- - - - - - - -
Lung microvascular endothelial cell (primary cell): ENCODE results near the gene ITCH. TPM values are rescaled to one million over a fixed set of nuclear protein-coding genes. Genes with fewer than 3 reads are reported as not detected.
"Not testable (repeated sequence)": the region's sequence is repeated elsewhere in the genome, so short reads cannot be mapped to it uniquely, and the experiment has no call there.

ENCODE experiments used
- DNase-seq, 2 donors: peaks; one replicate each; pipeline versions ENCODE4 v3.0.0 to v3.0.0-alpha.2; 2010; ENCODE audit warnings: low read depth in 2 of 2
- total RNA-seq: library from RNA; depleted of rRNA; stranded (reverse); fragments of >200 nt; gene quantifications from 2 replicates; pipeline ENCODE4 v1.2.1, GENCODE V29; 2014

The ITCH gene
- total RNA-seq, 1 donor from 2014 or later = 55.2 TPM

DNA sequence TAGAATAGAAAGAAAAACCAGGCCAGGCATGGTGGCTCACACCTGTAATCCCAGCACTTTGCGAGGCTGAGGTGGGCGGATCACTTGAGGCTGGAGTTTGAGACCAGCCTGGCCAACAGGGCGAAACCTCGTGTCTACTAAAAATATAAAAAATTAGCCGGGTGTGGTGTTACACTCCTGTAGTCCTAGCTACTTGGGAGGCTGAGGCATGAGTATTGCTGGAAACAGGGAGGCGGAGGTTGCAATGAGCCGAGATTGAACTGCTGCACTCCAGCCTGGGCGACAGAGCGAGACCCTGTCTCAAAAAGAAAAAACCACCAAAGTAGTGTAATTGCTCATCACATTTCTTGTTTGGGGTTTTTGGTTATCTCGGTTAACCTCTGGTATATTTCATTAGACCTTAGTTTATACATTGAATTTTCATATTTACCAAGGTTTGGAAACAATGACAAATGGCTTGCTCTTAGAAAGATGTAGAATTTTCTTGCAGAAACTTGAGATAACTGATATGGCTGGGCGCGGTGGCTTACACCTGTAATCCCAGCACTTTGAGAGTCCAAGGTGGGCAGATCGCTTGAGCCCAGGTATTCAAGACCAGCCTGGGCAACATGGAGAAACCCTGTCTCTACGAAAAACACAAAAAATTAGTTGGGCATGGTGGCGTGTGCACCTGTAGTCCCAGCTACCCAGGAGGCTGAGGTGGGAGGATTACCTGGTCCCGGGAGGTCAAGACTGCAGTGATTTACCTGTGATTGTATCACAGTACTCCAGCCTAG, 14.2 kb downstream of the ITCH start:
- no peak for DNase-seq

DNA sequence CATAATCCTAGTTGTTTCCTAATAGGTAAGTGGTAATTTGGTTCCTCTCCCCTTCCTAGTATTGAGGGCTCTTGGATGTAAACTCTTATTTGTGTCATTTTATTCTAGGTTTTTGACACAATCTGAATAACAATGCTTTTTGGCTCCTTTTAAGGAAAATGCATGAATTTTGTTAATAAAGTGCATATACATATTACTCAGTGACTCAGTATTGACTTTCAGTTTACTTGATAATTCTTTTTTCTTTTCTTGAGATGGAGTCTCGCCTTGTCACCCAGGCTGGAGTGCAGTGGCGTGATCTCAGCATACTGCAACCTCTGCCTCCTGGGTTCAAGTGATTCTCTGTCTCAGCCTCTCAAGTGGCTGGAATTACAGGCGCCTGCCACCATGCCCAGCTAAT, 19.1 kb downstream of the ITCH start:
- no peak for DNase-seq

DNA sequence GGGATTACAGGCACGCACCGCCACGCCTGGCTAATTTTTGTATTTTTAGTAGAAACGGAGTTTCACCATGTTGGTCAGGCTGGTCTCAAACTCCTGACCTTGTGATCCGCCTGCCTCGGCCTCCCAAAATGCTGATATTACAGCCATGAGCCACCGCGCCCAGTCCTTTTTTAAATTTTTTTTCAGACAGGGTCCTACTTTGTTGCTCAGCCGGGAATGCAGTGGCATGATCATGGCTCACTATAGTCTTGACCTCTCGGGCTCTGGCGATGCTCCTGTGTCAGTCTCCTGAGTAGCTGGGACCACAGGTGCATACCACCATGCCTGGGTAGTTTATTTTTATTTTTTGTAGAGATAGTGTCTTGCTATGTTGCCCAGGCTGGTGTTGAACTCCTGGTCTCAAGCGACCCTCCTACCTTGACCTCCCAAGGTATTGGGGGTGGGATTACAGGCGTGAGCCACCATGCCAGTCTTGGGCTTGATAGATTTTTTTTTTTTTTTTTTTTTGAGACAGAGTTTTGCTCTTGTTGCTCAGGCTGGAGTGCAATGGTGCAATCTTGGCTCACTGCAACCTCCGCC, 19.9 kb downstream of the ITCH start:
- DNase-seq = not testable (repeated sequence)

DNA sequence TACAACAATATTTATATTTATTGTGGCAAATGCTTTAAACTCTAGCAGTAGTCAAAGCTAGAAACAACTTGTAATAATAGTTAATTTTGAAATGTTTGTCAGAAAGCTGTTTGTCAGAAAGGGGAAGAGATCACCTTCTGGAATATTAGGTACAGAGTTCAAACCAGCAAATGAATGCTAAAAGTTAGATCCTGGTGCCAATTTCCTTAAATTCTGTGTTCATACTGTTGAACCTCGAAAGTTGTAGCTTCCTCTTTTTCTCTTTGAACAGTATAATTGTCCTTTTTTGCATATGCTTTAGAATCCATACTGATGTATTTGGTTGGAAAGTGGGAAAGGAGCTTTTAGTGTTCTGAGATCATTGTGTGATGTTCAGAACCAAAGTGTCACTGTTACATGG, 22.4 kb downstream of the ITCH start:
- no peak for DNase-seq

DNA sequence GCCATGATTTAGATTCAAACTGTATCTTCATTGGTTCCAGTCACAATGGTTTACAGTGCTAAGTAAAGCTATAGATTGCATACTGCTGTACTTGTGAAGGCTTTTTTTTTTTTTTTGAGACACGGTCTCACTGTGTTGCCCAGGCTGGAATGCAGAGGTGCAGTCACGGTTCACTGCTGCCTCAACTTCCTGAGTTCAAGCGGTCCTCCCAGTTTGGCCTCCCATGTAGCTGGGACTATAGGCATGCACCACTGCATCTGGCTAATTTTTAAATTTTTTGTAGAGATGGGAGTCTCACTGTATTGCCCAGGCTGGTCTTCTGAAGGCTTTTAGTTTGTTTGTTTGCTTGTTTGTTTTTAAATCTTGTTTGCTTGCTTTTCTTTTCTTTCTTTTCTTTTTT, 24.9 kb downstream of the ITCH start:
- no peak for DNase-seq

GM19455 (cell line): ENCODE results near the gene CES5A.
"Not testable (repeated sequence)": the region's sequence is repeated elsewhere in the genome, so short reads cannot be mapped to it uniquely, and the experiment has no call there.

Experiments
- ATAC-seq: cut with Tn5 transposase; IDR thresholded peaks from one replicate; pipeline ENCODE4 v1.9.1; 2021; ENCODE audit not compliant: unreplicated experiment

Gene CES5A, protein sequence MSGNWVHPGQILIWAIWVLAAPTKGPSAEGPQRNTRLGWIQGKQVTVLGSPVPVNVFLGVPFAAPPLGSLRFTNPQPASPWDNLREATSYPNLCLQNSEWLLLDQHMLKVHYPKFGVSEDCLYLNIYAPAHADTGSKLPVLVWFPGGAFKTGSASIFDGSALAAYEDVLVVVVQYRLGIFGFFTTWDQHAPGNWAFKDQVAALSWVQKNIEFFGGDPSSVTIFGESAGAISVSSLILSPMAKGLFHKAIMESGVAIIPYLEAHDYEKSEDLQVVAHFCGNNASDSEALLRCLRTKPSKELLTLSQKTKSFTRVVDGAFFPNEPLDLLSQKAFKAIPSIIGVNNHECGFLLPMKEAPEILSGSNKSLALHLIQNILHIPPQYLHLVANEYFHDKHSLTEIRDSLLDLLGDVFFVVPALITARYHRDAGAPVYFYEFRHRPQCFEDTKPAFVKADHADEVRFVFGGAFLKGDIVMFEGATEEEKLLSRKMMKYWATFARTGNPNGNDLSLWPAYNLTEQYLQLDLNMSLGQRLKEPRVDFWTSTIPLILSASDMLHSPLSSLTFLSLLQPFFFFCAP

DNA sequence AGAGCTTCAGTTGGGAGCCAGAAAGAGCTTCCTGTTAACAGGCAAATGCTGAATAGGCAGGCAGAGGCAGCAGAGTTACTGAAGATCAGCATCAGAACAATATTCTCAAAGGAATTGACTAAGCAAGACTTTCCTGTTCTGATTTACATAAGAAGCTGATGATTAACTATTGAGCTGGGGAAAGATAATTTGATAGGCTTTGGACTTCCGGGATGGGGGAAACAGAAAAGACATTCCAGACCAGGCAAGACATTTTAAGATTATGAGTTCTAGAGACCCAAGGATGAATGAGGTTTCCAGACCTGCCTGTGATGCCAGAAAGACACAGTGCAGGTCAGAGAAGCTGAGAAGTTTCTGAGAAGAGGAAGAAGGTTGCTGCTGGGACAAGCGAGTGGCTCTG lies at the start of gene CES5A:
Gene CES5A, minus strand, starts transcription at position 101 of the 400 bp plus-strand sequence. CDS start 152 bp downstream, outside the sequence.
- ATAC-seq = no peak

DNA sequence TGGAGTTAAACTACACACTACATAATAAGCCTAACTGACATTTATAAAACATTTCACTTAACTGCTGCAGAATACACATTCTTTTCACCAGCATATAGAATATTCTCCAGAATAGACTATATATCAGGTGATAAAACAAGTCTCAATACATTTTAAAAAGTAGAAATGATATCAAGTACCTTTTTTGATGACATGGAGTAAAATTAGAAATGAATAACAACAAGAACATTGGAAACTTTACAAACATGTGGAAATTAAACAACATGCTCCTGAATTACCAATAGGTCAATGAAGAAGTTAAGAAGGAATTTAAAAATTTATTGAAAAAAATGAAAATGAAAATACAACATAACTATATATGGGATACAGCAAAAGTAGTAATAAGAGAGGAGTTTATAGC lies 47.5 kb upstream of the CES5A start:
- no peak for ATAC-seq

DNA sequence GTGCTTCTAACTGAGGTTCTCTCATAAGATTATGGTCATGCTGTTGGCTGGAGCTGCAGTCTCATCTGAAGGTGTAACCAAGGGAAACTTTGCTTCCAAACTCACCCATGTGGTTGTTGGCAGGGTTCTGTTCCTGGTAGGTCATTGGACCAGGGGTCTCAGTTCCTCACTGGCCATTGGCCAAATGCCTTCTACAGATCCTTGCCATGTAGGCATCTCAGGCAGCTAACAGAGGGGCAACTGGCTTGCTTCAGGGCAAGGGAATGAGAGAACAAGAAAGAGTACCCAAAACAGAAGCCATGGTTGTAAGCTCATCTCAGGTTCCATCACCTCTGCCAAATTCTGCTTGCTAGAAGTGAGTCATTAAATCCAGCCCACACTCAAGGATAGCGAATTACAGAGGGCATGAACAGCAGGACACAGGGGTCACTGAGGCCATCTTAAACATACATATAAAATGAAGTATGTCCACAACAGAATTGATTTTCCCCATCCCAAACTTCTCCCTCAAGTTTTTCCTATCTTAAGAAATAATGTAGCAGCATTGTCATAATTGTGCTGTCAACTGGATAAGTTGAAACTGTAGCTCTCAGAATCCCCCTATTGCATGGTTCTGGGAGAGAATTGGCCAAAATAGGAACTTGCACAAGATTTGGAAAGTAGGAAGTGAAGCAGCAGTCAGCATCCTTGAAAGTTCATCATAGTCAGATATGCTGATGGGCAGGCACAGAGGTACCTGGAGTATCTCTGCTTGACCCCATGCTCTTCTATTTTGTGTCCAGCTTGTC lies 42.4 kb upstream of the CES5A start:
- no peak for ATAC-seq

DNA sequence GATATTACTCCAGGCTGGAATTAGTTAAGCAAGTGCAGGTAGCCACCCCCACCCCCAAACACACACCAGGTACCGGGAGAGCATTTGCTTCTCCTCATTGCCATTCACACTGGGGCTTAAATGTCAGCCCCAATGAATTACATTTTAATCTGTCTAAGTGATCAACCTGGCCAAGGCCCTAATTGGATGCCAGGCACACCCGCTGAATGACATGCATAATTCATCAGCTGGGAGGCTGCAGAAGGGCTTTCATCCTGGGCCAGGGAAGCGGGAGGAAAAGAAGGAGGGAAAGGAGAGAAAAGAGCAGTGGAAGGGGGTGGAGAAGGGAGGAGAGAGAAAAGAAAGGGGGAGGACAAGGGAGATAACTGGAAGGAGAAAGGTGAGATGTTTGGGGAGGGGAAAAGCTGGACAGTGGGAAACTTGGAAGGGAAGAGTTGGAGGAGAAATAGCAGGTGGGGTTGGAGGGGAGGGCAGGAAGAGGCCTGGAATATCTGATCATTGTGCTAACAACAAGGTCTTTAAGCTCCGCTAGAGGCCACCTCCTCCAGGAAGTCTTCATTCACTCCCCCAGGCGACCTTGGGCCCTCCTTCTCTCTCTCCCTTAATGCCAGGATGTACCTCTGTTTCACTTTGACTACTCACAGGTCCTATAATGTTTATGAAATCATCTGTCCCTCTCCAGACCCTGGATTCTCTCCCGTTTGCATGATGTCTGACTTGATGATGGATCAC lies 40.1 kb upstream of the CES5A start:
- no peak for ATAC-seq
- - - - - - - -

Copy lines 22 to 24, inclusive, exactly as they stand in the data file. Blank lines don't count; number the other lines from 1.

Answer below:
Gene CES5A, protein sequence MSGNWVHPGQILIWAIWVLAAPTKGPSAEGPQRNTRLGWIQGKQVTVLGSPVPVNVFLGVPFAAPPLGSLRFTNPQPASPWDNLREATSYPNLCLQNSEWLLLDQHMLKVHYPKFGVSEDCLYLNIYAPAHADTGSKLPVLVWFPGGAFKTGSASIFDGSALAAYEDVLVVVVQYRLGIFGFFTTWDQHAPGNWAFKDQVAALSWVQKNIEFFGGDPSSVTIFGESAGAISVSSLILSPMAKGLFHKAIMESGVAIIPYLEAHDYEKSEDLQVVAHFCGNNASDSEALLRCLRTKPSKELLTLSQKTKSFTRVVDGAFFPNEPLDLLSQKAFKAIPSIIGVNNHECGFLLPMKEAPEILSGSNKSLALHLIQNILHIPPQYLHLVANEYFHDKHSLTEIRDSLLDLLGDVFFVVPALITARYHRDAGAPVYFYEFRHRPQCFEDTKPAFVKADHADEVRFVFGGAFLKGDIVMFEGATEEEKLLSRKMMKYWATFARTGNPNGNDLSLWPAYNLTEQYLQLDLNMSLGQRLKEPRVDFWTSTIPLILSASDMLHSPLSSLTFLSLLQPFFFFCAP

DNA sequence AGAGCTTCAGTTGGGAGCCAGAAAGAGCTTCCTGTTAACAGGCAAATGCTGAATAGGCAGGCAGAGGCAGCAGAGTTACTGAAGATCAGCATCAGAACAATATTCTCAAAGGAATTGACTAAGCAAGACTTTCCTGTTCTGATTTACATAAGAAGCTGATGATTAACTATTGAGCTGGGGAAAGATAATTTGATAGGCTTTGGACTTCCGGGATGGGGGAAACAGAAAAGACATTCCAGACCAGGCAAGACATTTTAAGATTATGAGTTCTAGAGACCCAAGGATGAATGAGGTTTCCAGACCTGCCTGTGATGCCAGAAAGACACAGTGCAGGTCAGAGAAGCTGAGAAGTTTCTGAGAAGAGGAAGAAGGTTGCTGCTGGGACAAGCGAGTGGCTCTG lies at the start of gene CES5A:
Gene CES5A, minus strand, starts transcription at position 101 of the 400 bp plus-strand sequence. CDS start 152 bp downstream, outside the sequence.